Navajos work to clear autopsy bill with N.M. medical investigator

By Felicia Fonseca
Albuquerque, New Mexico (AP) 3-08

The Navajo Nation is reaching out to the U.S. Bureau of Indian Affairs to try to settle a nearly $200,000 debt that has led to fewer autopsies being performed for the tribe.

Patrick Sandoval, chief of staff for Navajo President Joe Shirley Jr., said the BIA has recommended approval of using federal funds from a previous year to clear the debt the tribe has with the New Mexico Office of the Medical Investigator.

“It’s enough money to pay the entire bill in addition to paying some other outstanding bills,” Sandoval said.

A spokeswoman for the BIA, Nedra Darling, said the funding request is “making its way through the process.” Darling could not say when the request might be approved.

The state OMI was performing autopsies for the Navajo Nation on credit until the tribe’s bill peaked at $300,000 in April 2006 and the OMI placed a moratorium on the services.

The tribe has made two payments of about $50,000 each in the past two years, and the OMI has required that the tribe pay for all services up front.

Tribal Council delegates and the executive branch have wrangled during the past year over who is responsible for paying the bill. Meanwhile, some New Mexico legislators and a number of Navajo chapter houses have urged the tribal government to settle the debt.

“They really need to get their priorities straight for the sake of the people,” said Etta Arviso, a Navajo woman who has been advocating for payment. “It’s not a good example for our young people that there is unfinished business. That doesn’t show our young people to be responsible, and that’s what we always talk to our youth and children about.”

Sandoval said the tribe has “excellent credit” and generally pays its bills in a fairly timely fashion.

“Obviously we’re going to make sure we look into the people who manage these costs and find out where it went array,” he said. “We were too focused on trying to get the bill paid. We haven’t had time to look into that.”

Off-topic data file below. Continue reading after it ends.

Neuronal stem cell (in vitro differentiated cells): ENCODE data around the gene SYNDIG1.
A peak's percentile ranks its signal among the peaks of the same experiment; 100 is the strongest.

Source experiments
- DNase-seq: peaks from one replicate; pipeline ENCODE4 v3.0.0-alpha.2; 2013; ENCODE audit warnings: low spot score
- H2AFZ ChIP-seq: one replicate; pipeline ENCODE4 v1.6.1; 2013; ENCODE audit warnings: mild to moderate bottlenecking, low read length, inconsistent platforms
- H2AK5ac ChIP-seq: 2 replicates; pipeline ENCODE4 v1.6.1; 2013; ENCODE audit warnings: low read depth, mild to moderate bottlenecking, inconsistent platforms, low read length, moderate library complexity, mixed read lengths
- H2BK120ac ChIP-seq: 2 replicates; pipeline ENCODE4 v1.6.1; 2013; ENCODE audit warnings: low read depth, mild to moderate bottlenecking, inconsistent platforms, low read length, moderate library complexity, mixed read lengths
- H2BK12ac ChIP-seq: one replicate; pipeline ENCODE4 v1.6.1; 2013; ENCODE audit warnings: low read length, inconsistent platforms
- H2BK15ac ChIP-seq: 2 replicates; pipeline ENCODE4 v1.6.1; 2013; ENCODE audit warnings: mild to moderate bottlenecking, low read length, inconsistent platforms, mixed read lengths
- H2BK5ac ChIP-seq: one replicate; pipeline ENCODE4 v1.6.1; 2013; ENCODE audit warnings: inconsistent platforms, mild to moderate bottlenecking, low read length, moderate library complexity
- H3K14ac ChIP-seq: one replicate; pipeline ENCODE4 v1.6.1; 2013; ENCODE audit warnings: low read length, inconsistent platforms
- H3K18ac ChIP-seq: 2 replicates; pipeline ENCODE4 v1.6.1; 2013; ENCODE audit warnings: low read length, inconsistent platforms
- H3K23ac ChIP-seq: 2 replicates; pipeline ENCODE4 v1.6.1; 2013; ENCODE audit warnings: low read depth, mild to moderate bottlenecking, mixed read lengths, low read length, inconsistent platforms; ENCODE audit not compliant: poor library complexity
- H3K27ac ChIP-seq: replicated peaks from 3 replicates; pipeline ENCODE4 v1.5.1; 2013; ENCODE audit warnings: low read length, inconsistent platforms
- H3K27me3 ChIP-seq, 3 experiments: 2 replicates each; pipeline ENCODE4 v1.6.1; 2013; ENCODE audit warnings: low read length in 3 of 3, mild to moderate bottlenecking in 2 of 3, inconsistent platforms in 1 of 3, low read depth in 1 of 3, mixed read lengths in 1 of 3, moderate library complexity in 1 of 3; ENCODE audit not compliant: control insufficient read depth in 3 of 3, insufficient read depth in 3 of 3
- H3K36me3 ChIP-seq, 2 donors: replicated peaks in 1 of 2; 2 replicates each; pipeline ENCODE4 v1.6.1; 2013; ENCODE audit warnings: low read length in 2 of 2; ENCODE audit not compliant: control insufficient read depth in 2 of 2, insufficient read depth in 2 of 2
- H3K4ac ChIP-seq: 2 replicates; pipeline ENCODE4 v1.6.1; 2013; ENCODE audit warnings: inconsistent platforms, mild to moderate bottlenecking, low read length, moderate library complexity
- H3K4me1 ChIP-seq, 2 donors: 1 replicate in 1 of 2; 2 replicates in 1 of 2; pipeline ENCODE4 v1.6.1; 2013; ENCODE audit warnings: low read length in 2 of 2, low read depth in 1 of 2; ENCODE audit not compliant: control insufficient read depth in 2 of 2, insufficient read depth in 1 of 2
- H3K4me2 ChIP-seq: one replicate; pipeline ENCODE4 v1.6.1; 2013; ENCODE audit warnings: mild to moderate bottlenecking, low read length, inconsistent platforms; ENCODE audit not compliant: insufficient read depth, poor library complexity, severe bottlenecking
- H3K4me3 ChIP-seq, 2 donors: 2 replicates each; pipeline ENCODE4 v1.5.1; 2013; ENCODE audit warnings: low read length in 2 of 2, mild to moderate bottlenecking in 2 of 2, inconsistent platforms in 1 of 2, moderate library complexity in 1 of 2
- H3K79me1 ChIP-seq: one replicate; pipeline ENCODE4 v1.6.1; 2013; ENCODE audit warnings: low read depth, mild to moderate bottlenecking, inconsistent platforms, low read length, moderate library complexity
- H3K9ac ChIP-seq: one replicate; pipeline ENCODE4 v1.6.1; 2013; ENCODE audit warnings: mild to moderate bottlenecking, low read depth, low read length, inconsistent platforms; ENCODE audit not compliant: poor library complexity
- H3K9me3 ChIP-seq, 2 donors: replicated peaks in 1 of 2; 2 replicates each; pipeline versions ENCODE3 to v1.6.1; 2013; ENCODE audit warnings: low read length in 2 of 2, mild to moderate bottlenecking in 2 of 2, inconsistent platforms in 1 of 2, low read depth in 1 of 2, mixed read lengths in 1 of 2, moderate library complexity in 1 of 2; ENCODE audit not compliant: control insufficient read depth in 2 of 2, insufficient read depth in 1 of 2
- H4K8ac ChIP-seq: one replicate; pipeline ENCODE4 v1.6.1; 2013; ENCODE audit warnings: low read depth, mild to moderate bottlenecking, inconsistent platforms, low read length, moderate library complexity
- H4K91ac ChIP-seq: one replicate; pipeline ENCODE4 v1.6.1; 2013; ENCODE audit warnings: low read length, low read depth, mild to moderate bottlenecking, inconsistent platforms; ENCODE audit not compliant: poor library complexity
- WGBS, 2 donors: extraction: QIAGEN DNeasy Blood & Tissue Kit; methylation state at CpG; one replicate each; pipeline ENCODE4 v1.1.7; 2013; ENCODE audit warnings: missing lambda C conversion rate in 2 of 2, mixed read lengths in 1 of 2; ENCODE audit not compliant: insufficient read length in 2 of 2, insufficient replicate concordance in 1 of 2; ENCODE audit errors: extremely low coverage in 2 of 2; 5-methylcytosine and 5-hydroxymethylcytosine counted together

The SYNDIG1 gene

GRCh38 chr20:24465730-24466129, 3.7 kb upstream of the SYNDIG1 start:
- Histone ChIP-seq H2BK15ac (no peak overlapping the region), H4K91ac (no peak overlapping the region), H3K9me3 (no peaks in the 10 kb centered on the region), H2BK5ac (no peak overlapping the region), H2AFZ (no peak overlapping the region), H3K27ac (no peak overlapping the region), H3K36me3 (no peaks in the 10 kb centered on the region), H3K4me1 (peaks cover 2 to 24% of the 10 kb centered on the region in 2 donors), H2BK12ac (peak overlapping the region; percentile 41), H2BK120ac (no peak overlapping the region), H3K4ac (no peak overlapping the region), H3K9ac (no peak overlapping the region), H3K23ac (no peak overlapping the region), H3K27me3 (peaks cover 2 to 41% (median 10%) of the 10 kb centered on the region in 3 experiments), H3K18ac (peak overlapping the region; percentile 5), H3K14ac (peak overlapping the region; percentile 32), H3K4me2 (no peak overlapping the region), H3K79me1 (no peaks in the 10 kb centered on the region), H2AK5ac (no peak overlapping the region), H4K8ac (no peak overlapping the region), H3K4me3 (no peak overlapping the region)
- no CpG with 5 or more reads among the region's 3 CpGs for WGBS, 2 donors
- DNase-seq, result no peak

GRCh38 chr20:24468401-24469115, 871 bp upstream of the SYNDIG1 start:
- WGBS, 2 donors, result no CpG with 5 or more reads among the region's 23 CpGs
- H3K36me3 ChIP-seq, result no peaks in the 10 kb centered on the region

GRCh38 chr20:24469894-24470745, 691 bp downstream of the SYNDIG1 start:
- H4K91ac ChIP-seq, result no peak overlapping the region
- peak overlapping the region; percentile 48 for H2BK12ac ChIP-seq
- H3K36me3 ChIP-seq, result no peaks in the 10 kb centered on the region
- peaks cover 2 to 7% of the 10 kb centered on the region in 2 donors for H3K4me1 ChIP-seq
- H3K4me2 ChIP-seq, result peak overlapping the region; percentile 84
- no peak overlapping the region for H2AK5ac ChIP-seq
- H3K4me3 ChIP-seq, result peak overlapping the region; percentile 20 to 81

OMI associate director Tim Stepetic said the moratorium will be lifted once his office receives payment from the tribe.

“We’re anxious to restore the relationship that existed a couple of years ago,” he said Thursday.

The Navajo Nation is the OMI’s largest tribal customer with between 60 and 80 requests per year for autopsies, Stepetic said. That number fell to about a dozen over the past two years, and the FBI has agreed to pay for another dozen autopsies for the tribe, Stepetic said.

The FBI deals with the most extreme homicide cases on the reservation, while the tribe handles investigations of other death cases – which can include those that are drug-related, accidental or suicides – without federal help.

Samson Cowboy, director of public safety for the tribe, said most of his investigators are trained to determine the cause and manner of deaths on the reservation, though Stepetic said such training is not as extensive as that required by investigators in his office.

In January, the tribe’s Division of Public Safety handled 24 deaths. One case was referred to the FBI and no autopsies were requested, Cowboy said. During the first three weeks of February, 22 people had died on the reservation. The tribe requested three autopsies and referred four cases to the FBI, he said.

Tribal Council Delegate Rex Lee Jim, chairman of the Public Safety Committee that oversees Cowboy’s division, said most deaths – especially those involving healthy young individuals and criminal activity – require an autopsy.

“Due to civil and criminal liability concerns, all deaths should require an autopsy to determine exact cause of death,” he said in a Feb. 13 letter to BIA Director Patrick Ragsdale.

Cowboy and criminal investigations supervisor Gordon Toadlena agree that the autopsy bill has been difficult to address because death is a touchy subject among some Navajos.

“It’s taught to us that you shouldn’t be talking about this,” Toadlena said. “I respect that, but then again ... we have to continue to support them (our officers) because they are the ones protecting us.